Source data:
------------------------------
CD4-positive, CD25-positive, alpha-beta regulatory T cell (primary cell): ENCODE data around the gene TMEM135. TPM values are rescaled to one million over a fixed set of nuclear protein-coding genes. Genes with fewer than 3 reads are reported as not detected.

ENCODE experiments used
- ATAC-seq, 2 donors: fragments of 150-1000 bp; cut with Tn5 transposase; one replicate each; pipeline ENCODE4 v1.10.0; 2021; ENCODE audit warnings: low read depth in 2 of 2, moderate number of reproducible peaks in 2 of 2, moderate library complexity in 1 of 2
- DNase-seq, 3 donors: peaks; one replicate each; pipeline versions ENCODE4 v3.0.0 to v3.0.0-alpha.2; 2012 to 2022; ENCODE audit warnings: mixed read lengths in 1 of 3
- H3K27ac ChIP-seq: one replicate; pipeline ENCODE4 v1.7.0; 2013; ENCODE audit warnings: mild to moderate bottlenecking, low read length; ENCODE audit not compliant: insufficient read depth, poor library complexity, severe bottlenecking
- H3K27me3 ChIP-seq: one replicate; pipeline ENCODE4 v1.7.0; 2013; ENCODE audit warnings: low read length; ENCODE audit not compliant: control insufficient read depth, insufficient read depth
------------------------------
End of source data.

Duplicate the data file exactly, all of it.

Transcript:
CD4-positive, CD25-positive, alpha-beta regulatory T cell (primary cell): ENCODE data around the gene TMEM135. TPM values are rescaled to one million over a fixed set of nuclear protein-coding genes. Genes with fewer than 3 reads are reported as not detected.

ENCODE experiments used
- ATAC-seq, 2 donors: fragments of 150-1000 bp; cut with Tn5 transposase; one replicate each; pipeline ENCODE4 v1.10.0; 2021; ENCODE audit warnings: low read depth in 2 of 2, moderate number of reproducible peaks in 2 of 2, moderate library complexity in 1 of 2
- DNase-seq, 3 donors: peaks; one replicate each; pipeline versions ENCODE4 v3.0.0 to v3.0.0-alpha.2; 2012 to 2022; ENCODE audit warnings: mixed read lengths in 1 of 3
- H3K27ac ChIP-seq: one replicate; pipeline ENCODE4 v1.7.0; 2013; ENCODE audit warnings: mild to moderate bottlenecking, low read length; ENCODE audit not compliant: insufficient read depth, poor library complexity, severe bottlenecking
- H3K27me3 ChIP-seq: one replicate; pipeline ENCODE4 v1.7.0; 2013; ENCODE audit warnings: low read length; ENCODE audit not compliant: control insufficient read depth, insufficient read depth